The Same but Different

During our 44 years of marriage Jan and I have been married to six different people. How can this be, you ask? Well, psychologists tell us that as we age we are changed by our life experiences and they tend to break these into seven year periods. Therefore, we are different people as we age.

This is why some people feel like they wake up one day and realize that the person they are with is not the person they first married!

In the first seven years of our marriage, Jan and I lived in eight different apartments or houses. (yes, we were well traveled.) I was an Army officer with three different training schools and then an engineer and Jan was learning how to be a spouse and a mother. And together we were learning how to leave our parents and cleave to each other. Most of our struggles during those years were learning how to become a couple, how to cooperate in raising two children and how to get established in a new neighborhood and church. We were also learning how to fight (I mean discuss) fairly.

In our next seven years, I was advancing in my career and in various responsibilities in church. Jan was busy with the children and her various church roles. As a couple, we had started in a new ministry of training couples in how to have better marriages. This certainly helped us to learn a lot of good relationship skills and our marriage went from happy to very happy.

The teen years of our marriage had the typical trials of the children going through their teen years and of hosting foriegn exchange students. In addition, Mark was changing jobs every couple of years! Despite the chaos of the times, we were able to maintain a happy marriage. Primarily, because we were leading couples through Marriage Enrichment workshops as a couple. Working together in this ministry certainly strengthened our relationship and helped us through these times.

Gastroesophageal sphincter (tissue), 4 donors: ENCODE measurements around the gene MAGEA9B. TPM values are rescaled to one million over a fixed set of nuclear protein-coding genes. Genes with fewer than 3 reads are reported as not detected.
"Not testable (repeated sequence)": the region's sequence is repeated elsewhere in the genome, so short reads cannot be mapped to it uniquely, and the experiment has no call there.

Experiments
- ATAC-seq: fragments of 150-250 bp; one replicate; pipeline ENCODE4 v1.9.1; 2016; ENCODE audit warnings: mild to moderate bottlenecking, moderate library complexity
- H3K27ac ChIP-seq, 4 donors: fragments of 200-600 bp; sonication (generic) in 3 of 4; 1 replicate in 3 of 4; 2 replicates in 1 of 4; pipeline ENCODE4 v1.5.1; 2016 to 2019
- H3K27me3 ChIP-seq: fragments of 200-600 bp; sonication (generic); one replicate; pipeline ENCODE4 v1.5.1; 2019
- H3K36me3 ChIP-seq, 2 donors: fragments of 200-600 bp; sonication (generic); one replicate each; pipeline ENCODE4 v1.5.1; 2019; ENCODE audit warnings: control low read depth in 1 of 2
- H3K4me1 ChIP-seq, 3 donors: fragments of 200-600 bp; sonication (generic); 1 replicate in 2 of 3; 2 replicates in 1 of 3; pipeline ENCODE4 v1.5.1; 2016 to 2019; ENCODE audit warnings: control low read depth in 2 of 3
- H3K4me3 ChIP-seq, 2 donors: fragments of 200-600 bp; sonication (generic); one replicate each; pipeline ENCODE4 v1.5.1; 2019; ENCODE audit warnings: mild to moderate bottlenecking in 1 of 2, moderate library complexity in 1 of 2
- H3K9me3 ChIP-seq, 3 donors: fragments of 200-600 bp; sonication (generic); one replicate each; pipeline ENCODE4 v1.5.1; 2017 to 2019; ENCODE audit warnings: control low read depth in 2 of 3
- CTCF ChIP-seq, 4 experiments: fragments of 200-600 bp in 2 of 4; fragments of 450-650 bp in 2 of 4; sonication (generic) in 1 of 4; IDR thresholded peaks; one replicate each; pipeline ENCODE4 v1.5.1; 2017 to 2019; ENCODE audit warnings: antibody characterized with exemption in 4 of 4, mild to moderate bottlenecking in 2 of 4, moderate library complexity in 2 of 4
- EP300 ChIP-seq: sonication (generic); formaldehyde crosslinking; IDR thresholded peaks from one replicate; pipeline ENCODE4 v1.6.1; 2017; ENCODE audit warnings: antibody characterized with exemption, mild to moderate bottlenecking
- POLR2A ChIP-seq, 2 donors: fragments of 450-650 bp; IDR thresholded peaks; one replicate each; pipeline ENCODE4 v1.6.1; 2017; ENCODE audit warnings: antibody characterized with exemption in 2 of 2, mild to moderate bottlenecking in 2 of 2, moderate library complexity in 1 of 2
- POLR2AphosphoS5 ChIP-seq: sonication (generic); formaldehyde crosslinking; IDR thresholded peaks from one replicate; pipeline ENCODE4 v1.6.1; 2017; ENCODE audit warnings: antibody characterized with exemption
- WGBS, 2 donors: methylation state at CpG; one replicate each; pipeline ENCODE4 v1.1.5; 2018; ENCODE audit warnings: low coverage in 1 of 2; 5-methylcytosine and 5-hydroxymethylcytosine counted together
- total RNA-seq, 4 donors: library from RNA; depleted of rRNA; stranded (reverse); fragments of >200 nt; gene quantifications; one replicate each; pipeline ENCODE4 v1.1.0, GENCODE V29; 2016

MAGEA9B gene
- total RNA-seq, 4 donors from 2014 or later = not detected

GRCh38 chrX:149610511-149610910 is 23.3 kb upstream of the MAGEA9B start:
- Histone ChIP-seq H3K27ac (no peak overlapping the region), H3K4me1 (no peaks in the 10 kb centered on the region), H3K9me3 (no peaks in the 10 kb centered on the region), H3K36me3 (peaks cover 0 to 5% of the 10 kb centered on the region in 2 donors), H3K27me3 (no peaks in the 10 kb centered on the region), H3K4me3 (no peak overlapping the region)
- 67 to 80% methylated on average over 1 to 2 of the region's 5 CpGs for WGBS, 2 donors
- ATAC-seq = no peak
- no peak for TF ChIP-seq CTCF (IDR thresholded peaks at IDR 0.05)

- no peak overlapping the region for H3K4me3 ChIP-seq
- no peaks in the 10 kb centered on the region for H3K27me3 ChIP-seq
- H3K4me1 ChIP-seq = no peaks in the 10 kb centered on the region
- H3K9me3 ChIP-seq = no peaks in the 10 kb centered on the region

During the teen years of your marriage, it is important to find a ministry or long term project that you do together. Working together not only strengthens your relationship, but it will also help prepare you for the upcoming empty nest period of your marriage.

The beginning of our “Empty Nest” period started with a job change that had us moving to northern Pennsylvania. Once again forcing us to find a new church family and friends. While we continued with our marriage ministry we also served in similar church ministries as well. This helped us to maintain some continuity in our lives. As “Empty Nesters” we were also able to once again start exploring the woods and waterfalls around us as a couple rather than as a family. Many of our excursions were now “dates” where we could enjoy each other’s company and interests.

We became part of the “Sandwich Generation” during our next seven years. Our parents moved into senior complexes and the children got married and had children, each needing help in different ways. Now our dates were spent with our parents, children and grandchildren. Our conversations were now centered on schedules and other’s needs. Scheduling time for each other became much more important to keeping connected and supportive of each other.

Our sixth seven year period saw us leave the “Sandwich Generation” with the death of our parents. We also moved down to the Philadelphia area to be closer to our children and grandchildren. Thus being able to spend more time investing in our grandchildren’s lives. We have also found that we are both more interested in serving others and becoming part of the church family. This has helped us to stay connected to each other and enjoying our time together.

Now that we have given you a look at our lives in seven year periods, why don’t you take some time and think about your different seven year periods and how you handled them as a couple? Were there times when you were working well together and other times when things weren’t so good? Hopefully, you are currently in some of the better times together. If not, and you want to get an “outside” look at your relationship try checking out the website/inventory by Les and Leslie Parrott. It can help start some good conversations.

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